Columbus Fire Department (Part One of Four)
These history excerpts are taken from the book: Columbus Fire Department Commemorative Chronicle - A Hidden History by Virgil Frank Petty, Captain, No. 6 Fire Station
The Columbus Fire Department was exclusively volunteers for many decades beginning May 21, 1831. Grigsby E. Thomas was named the first Chief Engineer. The first fire fighters only nine men strong had a hand pump engine, wooden ladders, leather buckets, and a great "Esprit de Corps." The small group was enthusiastic and made the town aware of its plans to serve and protect. Five years later in 1836, a committee was appointed to order two fire engines from the north. Thus was born the Columbus Fire Department.
One of the department's earliest champions came to Columbus in 1840 on a northbound steamboat. The new town infatuated the young voyager and Henry Thomas Hall made Columbus his home. By 1843, Hall had accumulated enough wealth to build his own ship which he named the Lowell, for his native state of Massachusetts. Soon cotton from west Georgia and east Alabama filled the warehouses in the city and was shipped down river to Apalachicola, Pensacola, Boston, New York, and England. World markets immediately opened in demand of cotton.
In 1842, Hall’s cotton enterprise was struck by disaster, Columbus’ first great fire. The blaze which occurred destroyed warehouses and hundred of bales of cotton belonging to Hall, a loss of $60,000. As a result of the fire, Henry Hall became very active in the Columbus Fire Department. His name would be added to the roll of the Columbus Hook & Ladder Company. In 1844, the department elected Henry Hall as Chief Engineer. He remained Chief Engineer of the Columbus Fire Department until 1847. Hall’s ship, the Lowell, would sink below Fort Gaines with cargo aboard in 1845. While extremely distraught at the loss, this setback steeled Henry Hall to develop Columbus into a ship building center and he vowed to preserve earnings at home and give employment to the citizens of Columbus. His words were: To keep at home the thousands we spend with her and to give employment to our own mechanics. Thus, was born the Iron Works, the textile industry, and the W. C. Bradley Co. Hall's daughter, Sarah, married W.C. Bradley, and Bradley continued the tradition of steamboating into the next century.
Station No. 1 was the parent company of the fire department. It was the first to be organized in 1831 and was then reorganized in 1843 under the leadership of William S. Chipley and Henry T. Hall. It was at this time that the fire company was recognized by an act of the Georgia State Legislature and it had approximately 75 members.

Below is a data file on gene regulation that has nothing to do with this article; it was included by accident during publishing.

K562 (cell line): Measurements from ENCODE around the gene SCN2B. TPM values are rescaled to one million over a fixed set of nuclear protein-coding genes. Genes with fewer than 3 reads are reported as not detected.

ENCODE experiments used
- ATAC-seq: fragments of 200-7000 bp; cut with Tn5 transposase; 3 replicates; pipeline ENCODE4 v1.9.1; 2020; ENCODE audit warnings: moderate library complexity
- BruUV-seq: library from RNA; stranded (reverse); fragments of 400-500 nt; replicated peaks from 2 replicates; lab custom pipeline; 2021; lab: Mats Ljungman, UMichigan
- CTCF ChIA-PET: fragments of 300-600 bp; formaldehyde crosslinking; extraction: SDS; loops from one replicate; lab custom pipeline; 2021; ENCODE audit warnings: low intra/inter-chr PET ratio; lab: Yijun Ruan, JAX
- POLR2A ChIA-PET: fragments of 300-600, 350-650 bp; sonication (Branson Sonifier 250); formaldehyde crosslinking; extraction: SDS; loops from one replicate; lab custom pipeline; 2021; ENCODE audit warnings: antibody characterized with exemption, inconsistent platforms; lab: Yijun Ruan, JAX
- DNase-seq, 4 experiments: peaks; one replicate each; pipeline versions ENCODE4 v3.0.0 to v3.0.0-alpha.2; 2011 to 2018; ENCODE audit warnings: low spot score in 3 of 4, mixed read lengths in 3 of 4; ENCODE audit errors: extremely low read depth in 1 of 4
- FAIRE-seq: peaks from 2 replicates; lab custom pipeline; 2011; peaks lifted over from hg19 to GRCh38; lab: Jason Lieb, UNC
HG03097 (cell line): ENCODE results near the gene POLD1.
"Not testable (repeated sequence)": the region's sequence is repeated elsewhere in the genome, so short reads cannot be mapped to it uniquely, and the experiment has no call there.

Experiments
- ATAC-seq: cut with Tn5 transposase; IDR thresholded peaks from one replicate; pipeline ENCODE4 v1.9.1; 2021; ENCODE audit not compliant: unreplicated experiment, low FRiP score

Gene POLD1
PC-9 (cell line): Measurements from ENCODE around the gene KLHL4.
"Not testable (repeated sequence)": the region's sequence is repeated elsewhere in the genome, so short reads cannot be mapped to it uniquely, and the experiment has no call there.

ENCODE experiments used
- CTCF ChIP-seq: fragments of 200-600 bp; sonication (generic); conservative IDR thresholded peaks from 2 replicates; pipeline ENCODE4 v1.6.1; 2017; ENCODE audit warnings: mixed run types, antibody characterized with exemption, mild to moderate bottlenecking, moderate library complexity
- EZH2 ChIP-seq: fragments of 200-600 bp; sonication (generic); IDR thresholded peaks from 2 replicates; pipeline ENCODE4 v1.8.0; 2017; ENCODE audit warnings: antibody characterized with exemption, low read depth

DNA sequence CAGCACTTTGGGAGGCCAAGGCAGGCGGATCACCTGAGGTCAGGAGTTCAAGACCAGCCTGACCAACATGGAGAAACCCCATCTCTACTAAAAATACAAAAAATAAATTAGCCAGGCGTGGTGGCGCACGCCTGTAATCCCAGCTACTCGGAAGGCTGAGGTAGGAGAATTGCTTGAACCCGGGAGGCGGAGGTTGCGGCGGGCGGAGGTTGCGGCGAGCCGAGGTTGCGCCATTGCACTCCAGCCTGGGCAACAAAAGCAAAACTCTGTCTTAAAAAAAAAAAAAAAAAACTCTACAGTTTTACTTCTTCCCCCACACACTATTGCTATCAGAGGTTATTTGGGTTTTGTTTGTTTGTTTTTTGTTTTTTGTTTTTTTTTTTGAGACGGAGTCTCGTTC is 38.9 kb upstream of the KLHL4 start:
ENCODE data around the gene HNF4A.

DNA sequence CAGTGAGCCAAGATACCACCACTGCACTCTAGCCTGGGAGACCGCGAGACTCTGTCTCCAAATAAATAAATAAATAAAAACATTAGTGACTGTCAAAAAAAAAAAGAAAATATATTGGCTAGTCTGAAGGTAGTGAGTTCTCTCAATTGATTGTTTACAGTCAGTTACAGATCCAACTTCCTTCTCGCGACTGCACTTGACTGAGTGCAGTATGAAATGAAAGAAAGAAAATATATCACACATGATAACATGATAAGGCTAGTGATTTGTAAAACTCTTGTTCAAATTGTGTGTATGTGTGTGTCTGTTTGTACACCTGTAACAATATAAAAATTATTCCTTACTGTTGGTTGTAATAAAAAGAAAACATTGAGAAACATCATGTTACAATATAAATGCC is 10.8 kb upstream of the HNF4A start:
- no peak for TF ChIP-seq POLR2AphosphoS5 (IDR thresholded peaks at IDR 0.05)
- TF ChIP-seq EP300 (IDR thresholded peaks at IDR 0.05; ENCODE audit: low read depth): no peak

It is recognized as Hook & Ladder Company No. 1. “Prompt to Aid in Time of Need” was Station No. 1's motto. The first company building was originally located at 11th Street and Front Avenue (1844 – 1854). It would be moved four more times:
Broadway Median at 13th Street, pictured above, demolished (1854 - 1920)
1228 Broadway, pictured below (1920 – 1948)
1424 Fourth Avenue, demolished (1948 - 1984)
201 10th Street (1984 – Present)
In 1854, a severe fire happened again that would threaten the prospering city. The fire occurred on July 24th, near the Palace Mills and the Eagle Factory on the river front. It spread quickly to surrounding properties. Help was sought from citizens living in the nearby commons. Free black citizens resided in the South Commons and on several occasions, they had been called upon to assist in fighting fires in the city. At this certain fire, the black residents (young and old) formed a double line bucket brigade east on Front Street to the river. They were promised $200 if a house near 9th Street could be saved from catching fire. If it did, the fire would spread through the original city and to the South Commons. The house was saved and the promise was kept. As the fire was raging, a gentleman watched the gallant actions of the town’s black citizens. He paid tribute to them at the next City Council meeting and recommended they be given their own fire station, equipment, and to elect their own officers. The station was located at 11th Street and Front Street, and the engine was the Columbus. The man was Henry T. Hall and the company became known as Washington Fire Company No. 2. Below is the list of Officers from 1880.
Station No. 2 was originally established in 1848 and was located at 1217 First Avenue. It was called Vigilant Fire Co. No. 2. Vigilant was then moved the former home of Station No. 1 in 1854. This station house also became the home of the Washington Fire Company. Station No. 2 and both companies remained at the 11th Street and Front Avenue location until 1898 when all volunteer fire companies were disbanded to create a full-time paid force. (***note: Vigilant and Washington Companies are sometimes referred to separately in Captain Petty's book and sometimes they are grouped as one under Vigilant No. 2.) Washington Fire Company No. 2 was an indispensable force which other fire companies respected and admired. 52 members represented the vigilant company, all of which were ever willing and always alert when called to duty. A new building for Station No. 2 would be built in the Rose Hill neighborhood (903 23rd Avenue, pictured below) in 1903. The station would stay there until 1948 when a new station was constructed in Jordan – Johnson (1347 29th Street). Their current station home is located at 1045 33rd Street just north of Waverly Terrace.
Next Week: We will cover the history of Stations 3 - 5, along with spotlights on Leonard's Spring, the Fire Department's role in the Civil War, and the Bell Tower.
You can access ALL of Historic Columbus' History and Preservation Spotlights here: www.historiccolumbus.com/blog